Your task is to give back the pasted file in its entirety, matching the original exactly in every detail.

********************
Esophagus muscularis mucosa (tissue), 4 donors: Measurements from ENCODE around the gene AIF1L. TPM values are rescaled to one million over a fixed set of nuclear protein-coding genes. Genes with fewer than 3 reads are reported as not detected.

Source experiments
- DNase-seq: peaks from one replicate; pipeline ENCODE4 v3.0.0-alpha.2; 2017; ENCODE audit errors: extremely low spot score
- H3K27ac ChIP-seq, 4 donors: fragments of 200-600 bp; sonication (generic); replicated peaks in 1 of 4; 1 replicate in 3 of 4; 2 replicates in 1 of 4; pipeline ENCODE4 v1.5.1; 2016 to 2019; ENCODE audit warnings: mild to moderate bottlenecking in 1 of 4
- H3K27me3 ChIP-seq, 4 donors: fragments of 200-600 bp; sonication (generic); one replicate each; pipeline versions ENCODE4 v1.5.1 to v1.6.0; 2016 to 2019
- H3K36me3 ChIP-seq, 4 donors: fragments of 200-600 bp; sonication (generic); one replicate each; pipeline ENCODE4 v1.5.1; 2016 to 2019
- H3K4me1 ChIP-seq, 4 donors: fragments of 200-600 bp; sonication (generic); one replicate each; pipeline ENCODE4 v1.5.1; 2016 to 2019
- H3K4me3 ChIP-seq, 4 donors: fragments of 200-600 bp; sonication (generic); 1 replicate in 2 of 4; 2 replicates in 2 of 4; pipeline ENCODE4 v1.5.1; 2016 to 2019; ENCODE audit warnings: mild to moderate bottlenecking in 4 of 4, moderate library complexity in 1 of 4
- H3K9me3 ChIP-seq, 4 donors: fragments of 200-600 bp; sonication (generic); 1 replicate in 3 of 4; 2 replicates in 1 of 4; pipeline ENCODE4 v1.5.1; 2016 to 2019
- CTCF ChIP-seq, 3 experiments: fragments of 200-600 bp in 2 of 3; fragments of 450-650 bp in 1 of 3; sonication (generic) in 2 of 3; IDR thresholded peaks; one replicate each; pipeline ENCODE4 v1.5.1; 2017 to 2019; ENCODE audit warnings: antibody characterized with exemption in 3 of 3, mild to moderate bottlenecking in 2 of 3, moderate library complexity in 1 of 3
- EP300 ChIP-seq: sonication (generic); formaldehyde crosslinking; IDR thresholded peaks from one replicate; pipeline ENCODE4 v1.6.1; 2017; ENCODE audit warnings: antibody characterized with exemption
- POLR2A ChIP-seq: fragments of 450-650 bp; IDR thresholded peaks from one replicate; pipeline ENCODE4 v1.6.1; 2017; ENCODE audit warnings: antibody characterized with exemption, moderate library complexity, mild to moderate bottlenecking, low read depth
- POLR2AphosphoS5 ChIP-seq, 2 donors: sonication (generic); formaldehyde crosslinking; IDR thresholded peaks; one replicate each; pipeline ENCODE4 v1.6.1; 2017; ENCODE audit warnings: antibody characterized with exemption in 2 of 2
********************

Esophagus muscularis mucosa (tissue), 4 donors: Measurements from ENCODE around the gene AIF1L. TPM values are rescaled to one million over a fixed set of nuclear protein-coding genes. Genes with fewer than 3 reads are reported as not detected.

Source experiments
- DNase-seq: peaks from one replicate; pipeline ENCODE4 v3.0.0-alpha.2; 2017; ENCODE audit errors: extremely low spot score
- H3K27ac ChIP-seq, 4 donors: fragments of 200-600 bp; sonication (generic); replicated peaks in 1 of 4; 1 replicate in 3 of 4; 2 replicates in 1 of 4; pipeline ENCODE4 v1.5.1; 2016 to 2019; ENCODE audit warnings: mild to moderate bottlenecking in 1 of 4
- H3K27me3 ChIP-seq, 4 donors: fragments of 200-600 bp; sonication (generic); one replicate each; pipeline versions ENCODE4 v1.5.1 to v1.6.0; 2016 to 2019
- H3K36me3 ChIP-seq, 4 donors: fragments of 200-600 bp; sonication (generic); one replicate each; pipeline ENCODE4 v1.5.1; 2016 to 2019
- H3K4me1 ChIP-seq, 4 donors: fragments of 200-600 bp; sonication (generic); one replicate each; pipeline ENCODE4 v1.5.1; 2016 to 2019
- H3K4me3 ChIP-seq, 4 donors: fragments of 200-600 bp; sonication (generic); 1 replicate in 2 of 4; 2 replicates in 2 of 4; pipeline ENCODE4 v1.5.1; 2016 to 2019; ENCODE audit warnings: mild to moderate bottlenecking in 4 of 4, moderate library complexity in 1 of 4
- H3K9me3 ChIP-seq, 4 donors: fragments of 200-600 bp; sonication (generic); 1 replicate in 3 of 4; 2 replicates in 1 of 4; pipeline ENCODE4 v1.5.1; 2016 to 2019
- CTCF ChIP-seq, 3 experiments: fragments of 200-600 bp in 2 of 3; fragments of 450-650 bp in 1 of 3; sonication (generic) in 2 of 3; IDR thresholded peaks; one replicate each; pipeline ENCODE4 v1.5.1; 2017 to 2019; ENCODE audit warnings: antibody characterized with exemption in 3 of 3, mild to moderate bottlenecking in 2 of 3, moderate library complexity in 1 of 3
- EP300 ChIP-seq: sonication (generic); formaldehyde crosslinking; IDR thresholded peaks from one replicate; pipeline ENCODE4 v1.6.1; 2017; ENCODE audit warnings: antibody characterized with exemption
- POLR2A ChIP-seq: fragments of 450-650 bp; IDR thresholded peaks from one replicate; pipeline ENCODE4 v1.6.1; 2017; ENCODE audit warnings: antibody characterized with exemption, moderate library complexity, mild to moderate bottlenecking, low read depth
- POLR2AphosphoS5 ChIP-seq, 2 donors: sonication (generic); formaldehyde crosslinking; IDR thresholded peaks; one replicate each; pipeline ENCODE4 v1.6.1; 2017; ENCODE audit warnings: antibody characterized with exemption in 2 of 2